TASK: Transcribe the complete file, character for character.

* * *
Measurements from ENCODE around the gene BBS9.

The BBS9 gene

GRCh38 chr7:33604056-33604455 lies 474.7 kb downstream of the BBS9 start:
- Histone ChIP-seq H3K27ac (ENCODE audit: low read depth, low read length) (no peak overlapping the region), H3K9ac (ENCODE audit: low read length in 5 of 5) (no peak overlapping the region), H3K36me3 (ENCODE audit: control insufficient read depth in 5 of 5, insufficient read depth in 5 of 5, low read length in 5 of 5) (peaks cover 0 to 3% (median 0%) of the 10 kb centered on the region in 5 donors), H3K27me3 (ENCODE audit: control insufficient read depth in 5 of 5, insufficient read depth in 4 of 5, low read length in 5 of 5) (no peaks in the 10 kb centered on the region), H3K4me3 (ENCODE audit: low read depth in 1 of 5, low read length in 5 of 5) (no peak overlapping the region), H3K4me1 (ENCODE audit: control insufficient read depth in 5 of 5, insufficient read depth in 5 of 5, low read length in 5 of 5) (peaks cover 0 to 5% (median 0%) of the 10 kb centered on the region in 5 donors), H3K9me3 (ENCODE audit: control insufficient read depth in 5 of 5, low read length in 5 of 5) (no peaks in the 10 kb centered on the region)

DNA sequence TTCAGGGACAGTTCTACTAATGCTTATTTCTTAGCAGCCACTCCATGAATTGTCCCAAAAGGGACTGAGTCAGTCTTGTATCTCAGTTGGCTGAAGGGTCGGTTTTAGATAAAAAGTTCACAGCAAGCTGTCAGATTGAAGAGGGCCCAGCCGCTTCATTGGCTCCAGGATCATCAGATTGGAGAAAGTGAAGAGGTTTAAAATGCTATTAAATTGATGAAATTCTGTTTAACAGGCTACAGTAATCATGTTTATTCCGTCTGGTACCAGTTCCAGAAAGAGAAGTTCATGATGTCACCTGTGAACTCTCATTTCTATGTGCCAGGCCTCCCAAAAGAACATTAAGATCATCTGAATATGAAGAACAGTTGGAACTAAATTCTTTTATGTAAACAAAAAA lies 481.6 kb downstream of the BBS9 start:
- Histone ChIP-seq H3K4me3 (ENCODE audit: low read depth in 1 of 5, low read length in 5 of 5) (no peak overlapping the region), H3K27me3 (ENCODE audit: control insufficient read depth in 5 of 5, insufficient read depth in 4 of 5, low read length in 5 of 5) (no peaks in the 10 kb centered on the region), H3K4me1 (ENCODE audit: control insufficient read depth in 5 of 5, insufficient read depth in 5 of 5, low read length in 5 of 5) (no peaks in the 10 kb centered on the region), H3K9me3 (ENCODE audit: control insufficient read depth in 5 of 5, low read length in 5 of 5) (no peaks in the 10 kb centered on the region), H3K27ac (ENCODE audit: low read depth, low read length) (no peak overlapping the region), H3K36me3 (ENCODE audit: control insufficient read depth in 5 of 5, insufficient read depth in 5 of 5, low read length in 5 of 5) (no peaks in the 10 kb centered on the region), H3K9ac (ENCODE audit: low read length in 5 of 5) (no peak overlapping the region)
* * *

Measurements from ENCODE around the gene BBS9.

The BBS9 gene

GRCh38 chr7:33604056-33604455 lies 474.7 kb downstream of the BBS9 start:
- Histone ChIP-seq H3K27ac (ENCODE audit: low read depth, low read length) (no peak overlapping the region), H3K9ac (ENCODE audit: low read length in 5 of 5) (no peak overlapping the region), H3K36me3 (ENCODE audit: control insufficient read depth in 5 of 5, insufficient read depth in 5 of 5, low read length in 5 of 5) (peaks cover 0 to 3% (median 0%) of the 10 kb centered on the region in 5 donors), H3K27me3 (ENCODE audit: control insufficient read depth in 5 of 5, insufficient read depth in 4 of 5, low read length in 5 of 5) (no peaks in the 10 kb centered on the region), H3K4me3 (ENCODE audit: low read depth in 1 of 5, low read length in 5 of 5) (no peak overlapping the region), H3K4me1 (ENCODE audit: control insufficient read depth in 5 of 5, insufficient read depth in 5 of 5, low read length in 5 of 5) (peaks cover 0 to 5% (median 0%) of the 10 kb centered on the region in 5 donors), H3K9me3 (ENCODE audit: control insufficient read depth in 5 of 5, low read length in 5 of 5) (no peaks in the 10 kb centered on the region)

DNA sequence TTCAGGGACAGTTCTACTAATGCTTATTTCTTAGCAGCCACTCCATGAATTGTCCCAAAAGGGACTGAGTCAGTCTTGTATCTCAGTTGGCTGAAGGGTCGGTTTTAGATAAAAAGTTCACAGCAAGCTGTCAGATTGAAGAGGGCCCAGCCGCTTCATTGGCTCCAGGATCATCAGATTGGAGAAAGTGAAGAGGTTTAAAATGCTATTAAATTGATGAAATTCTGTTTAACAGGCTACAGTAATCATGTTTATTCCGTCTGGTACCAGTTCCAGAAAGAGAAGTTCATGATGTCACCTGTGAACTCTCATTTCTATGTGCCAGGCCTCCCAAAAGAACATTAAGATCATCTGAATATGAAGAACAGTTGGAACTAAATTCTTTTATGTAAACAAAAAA lies 481.6 kb downstream of the BBS9 start:
- Histone ChIP-seq H3K4me3 (ENCODE audit: low read depth in 1 of 5, low read length in 5 of 5) (no peak overlapping the region), H3K27me3 (ENCODE audit: control insufficient read depth in 5 of 5, insufficient read depth in 4 of 5, low read length in 5 of 5) (no peaks in the 10 kb centered on the region), H3K4me1 (ENCODE audit: control insufficient read depth in 5 of 5, insufficient read depth in 5 of 5, low read length in 5 of 5) (no peaks in the 10 kb centered on the region), H3K9me3 (ENCODE audit: control insufficient read depth in 5 of 5, low read length in 5 of 5) (no peaks in the 10 kb centered on the region), H3K27ac (ENCODE audit: low read depth, low read length) (no peak overlapping the region), H3K36me3 (ENCODE audit: control insufficient read depth in 5 of 5, insufficient read depth in 5 of 5, low read length in 5 of 5) (no peaks in the 10 kb centered on the region), H3K9ac (ENCODE audit: low read length in 5 of 5) (no peak overlapping the region)